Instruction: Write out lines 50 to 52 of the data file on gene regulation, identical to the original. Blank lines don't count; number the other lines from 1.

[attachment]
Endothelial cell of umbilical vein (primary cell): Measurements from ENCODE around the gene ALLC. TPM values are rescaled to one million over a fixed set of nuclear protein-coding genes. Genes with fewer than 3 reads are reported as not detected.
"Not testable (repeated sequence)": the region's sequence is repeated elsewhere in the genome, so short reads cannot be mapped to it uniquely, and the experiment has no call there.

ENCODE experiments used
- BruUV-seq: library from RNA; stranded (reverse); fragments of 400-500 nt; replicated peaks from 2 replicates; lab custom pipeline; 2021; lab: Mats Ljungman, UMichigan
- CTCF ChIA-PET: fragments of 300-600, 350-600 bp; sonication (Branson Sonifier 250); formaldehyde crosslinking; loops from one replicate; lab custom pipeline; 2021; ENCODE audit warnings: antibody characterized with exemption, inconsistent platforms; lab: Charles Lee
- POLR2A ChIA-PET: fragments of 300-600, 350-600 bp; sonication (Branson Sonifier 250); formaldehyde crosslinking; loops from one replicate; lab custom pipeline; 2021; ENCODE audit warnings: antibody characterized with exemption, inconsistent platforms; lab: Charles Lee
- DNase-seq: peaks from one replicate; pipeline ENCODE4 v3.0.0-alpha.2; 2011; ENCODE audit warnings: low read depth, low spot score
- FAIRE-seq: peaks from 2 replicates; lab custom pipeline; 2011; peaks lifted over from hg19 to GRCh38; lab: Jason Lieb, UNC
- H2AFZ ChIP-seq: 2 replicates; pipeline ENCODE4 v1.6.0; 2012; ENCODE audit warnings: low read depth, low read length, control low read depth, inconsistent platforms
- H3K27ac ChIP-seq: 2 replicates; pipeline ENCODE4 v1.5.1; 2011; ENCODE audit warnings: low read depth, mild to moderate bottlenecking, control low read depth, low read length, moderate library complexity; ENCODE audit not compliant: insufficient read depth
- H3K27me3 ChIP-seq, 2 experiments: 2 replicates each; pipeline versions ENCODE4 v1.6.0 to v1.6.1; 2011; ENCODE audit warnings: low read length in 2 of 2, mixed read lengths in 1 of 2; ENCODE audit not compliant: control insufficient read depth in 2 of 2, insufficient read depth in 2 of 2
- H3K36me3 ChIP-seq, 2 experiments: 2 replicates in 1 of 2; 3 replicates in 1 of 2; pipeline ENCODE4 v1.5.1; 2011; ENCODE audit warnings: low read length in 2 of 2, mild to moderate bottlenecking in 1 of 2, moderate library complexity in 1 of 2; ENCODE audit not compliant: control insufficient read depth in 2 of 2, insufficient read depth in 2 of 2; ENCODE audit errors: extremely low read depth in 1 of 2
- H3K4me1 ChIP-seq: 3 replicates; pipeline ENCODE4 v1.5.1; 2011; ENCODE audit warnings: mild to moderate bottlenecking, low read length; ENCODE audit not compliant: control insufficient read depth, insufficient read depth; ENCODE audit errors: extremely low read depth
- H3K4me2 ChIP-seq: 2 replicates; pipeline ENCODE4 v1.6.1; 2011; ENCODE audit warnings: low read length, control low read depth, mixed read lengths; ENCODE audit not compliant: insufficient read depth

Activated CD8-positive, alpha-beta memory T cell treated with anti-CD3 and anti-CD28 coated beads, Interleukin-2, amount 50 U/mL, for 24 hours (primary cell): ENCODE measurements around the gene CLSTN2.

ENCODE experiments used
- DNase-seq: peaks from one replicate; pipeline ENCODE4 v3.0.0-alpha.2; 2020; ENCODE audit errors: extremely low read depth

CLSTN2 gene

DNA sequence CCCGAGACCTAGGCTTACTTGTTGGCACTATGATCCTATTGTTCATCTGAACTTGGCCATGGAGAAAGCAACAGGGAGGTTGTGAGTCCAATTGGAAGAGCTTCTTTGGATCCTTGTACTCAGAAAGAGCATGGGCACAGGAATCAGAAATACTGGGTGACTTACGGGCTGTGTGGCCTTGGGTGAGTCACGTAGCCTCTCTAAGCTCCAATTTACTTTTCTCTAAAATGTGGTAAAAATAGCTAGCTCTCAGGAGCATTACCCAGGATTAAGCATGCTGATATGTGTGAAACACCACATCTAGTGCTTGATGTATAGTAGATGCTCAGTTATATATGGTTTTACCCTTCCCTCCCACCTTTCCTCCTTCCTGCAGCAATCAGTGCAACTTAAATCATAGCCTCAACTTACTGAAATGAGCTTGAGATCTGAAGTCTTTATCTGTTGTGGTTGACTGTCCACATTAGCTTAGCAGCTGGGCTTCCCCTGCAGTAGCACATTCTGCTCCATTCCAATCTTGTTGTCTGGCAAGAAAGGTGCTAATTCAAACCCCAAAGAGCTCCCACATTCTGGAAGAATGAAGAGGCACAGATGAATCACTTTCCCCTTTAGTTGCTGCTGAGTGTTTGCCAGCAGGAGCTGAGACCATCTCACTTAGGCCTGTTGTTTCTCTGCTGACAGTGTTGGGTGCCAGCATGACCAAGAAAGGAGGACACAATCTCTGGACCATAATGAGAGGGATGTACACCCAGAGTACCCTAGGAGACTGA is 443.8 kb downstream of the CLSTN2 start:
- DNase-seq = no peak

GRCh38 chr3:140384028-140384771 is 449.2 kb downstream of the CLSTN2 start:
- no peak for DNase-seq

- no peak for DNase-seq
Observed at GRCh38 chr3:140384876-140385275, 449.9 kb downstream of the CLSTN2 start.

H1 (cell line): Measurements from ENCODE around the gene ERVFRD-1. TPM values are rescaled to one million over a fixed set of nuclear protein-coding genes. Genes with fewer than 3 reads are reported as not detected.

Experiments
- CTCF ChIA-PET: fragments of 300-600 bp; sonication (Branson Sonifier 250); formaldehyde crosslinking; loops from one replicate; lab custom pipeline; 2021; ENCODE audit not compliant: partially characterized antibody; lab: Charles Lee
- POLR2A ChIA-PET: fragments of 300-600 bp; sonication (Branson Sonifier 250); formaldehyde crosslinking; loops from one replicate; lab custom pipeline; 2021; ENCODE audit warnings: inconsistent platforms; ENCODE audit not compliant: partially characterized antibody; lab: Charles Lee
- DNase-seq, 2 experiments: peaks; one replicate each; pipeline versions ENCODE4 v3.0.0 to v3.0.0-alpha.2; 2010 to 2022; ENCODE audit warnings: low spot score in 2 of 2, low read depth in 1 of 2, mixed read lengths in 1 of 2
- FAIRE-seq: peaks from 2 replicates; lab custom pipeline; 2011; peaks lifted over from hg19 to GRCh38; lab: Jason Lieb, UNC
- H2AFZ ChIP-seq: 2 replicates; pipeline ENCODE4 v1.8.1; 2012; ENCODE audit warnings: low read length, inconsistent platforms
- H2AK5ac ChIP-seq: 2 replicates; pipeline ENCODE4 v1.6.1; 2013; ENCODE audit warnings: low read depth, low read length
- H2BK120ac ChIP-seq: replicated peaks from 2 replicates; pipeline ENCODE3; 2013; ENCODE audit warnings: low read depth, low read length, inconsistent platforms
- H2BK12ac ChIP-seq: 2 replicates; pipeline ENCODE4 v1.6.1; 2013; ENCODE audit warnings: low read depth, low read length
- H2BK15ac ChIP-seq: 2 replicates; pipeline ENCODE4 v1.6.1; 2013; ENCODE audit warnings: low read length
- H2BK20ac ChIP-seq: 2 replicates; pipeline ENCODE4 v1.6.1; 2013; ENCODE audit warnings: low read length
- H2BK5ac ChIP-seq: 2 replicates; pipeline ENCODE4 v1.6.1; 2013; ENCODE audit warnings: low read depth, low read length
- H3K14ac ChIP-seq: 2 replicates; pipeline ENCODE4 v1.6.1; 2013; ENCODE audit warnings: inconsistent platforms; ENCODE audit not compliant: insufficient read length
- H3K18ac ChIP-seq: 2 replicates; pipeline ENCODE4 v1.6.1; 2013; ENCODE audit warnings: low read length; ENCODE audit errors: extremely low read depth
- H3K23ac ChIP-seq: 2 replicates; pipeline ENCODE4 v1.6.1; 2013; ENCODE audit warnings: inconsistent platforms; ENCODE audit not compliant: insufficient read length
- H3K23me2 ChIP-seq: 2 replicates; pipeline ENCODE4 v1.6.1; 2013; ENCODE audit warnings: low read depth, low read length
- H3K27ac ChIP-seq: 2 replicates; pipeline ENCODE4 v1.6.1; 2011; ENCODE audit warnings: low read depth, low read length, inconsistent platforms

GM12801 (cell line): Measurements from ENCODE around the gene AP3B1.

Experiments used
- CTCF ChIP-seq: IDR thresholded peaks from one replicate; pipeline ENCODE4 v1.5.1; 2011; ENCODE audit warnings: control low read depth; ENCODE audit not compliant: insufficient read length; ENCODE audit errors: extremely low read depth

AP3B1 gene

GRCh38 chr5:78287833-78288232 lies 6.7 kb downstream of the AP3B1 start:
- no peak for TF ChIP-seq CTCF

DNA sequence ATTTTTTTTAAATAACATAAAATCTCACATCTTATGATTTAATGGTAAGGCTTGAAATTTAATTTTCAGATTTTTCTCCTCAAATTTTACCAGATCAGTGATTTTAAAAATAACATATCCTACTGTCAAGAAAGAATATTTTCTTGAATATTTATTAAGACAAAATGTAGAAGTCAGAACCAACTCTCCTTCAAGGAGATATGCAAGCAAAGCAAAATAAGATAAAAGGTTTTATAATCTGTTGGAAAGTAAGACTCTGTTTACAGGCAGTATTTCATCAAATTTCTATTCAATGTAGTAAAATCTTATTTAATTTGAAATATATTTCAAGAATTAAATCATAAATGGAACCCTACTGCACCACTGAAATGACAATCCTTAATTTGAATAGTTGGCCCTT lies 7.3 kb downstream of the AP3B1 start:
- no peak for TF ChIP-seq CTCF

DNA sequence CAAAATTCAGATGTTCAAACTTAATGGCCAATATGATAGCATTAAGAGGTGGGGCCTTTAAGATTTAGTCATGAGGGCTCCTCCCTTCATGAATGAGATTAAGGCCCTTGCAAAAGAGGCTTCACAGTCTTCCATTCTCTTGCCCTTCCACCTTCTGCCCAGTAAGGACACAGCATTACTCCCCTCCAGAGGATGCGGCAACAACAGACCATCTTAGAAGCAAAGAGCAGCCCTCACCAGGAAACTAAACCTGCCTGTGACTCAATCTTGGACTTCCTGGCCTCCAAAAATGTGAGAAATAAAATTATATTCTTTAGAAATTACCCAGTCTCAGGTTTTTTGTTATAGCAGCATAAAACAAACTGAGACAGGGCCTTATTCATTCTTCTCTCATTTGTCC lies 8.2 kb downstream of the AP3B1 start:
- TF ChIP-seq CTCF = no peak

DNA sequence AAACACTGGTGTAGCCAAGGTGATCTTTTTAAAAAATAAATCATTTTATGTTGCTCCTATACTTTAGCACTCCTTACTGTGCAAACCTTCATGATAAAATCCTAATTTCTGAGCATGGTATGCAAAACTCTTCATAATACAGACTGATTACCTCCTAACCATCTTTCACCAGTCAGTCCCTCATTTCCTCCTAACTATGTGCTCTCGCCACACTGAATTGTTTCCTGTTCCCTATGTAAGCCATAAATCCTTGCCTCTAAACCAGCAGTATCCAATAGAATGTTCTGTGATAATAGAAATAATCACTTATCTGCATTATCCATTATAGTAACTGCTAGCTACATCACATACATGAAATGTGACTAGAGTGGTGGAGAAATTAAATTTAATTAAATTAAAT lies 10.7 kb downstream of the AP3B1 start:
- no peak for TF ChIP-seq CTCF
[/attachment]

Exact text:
- no peak for TF ChIP-seq CTCF

DNA sequence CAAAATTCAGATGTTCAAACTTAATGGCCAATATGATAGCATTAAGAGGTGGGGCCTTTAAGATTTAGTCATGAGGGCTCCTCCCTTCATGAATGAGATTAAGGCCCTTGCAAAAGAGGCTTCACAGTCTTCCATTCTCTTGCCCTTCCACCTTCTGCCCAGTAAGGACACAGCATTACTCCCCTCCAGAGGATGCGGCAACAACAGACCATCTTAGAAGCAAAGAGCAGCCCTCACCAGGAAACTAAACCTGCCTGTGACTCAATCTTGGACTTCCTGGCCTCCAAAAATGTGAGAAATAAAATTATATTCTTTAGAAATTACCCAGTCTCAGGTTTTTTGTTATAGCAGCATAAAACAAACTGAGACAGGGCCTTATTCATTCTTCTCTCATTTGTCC lies 8.2 kb downstream of the AP3B1 start:
- TF ChIP-seq CTCF = no peak